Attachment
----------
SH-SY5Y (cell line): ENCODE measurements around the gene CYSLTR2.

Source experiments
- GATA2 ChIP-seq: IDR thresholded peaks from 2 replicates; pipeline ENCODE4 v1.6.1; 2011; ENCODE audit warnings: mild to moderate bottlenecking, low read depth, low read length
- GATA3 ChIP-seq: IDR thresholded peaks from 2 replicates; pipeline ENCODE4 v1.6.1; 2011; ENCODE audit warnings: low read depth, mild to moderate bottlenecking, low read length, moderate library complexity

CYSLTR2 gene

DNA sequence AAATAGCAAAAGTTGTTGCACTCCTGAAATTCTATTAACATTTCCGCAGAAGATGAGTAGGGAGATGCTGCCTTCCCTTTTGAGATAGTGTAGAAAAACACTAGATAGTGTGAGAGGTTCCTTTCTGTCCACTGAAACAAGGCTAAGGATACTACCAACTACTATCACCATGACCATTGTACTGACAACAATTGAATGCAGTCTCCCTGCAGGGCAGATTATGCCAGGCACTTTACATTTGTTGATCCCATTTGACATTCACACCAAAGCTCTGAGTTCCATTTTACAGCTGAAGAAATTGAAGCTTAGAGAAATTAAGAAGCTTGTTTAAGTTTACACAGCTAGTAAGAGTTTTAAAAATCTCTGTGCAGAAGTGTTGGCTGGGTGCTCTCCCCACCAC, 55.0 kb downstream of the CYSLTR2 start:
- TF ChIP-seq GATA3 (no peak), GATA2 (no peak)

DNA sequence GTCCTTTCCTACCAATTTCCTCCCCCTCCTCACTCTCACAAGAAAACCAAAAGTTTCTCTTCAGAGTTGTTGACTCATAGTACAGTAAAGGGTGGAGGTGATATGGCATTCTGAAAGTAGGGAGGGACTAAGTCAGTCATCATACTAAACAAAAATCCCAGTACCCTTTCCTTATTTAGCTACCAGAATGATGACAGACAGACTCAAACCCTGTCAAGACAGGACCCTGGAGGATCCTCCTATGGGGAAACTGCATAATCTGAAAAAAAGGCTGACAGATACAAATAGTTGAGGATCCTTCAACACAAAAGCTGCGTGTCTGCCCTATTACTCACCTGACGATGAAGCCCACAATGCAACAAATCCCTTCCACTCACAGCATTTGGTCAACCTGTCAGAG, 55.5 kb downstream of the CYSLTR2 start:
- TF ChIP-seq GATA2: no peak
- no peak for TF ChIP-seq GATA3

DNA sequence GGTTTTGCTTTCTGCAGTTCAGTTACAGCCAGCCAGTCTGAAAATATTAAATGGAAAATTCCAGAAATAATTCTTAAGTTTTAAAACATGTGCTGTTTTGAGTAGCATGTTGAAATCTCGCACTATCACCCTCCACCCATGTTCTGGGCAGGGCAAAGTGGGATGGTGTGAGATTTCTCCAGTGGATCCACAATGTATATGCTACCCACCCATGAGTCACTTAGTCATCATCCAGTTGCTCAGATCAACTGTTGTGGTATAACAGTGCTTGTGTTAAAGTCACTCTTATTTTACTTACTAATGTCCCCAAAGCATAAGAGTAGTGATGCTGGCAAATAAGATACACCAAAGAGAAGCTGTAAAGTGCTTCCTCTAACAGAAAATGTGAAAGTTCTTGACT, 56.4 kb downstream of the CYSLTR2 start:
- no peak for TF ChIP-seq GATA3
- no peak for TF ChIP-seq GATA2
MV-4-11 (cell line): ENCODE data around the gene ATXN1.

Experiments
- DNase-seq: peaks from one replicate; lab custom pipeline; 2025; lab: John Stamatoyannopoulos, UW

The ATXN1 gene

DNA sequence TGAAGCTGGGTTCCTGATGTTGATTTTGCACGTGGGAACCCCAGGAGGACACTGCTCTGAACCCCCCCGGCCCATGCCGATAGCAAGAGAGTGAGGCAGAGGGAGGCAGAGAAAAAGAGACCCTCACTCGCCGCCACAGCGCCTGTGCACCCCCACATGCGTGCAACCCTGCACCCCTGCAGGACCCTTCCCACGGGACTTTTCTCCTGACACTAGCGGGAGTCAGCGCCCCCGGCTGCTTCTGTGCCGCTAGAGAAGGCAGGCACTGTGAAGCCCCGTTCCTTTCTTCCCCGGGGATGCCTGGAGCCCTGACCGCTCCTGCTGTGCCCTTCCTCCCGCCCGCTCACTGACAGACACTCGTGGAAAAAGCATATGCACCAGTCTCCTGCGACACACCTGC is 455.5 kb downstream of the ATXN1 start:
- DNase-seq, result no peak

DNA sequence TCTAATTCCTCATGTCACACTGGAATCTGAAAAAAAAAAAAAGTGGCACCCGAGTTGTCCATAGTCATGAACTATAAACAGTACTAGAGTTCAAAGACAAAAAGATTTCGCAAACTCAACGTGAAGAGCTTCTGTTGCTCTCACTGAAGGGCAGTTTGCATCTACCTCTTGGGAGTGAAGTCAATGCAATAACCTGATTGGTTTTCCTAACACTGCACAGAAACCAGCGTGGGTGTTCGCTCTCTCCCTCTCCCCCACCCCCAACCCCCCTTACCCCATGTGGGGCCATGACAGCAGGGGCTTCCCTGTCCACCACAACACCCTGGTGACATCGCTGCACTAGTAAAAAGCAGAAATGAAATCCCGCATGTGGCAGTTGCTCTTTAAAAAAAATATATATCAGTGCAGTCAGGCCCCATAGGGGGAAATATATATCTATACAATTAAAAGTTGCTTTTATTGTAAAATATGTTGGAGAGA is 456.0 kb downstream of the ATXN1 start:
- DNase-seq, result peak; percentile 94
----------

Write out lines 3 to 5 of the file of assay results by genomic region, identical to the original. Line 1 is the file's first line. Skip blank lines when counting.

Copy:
- GATA2 ChIP-seq: IDR thresholded peaks from 2 replicates; pipeline ENCODE4 v1.6.1; 2011; ENCODE audit warnings: mild to moderate bottlenecking, low read depth, low read length
- GATA3 ChIP-seq: IDR thresholded peaks from 2 replicates; pipeline ENCODE4 v1.6.1; 2011; ENCODE audit warnings: low read depth, mild to moderate bottlenecking, low read length, moderate library complexity

CYSLTR2 gene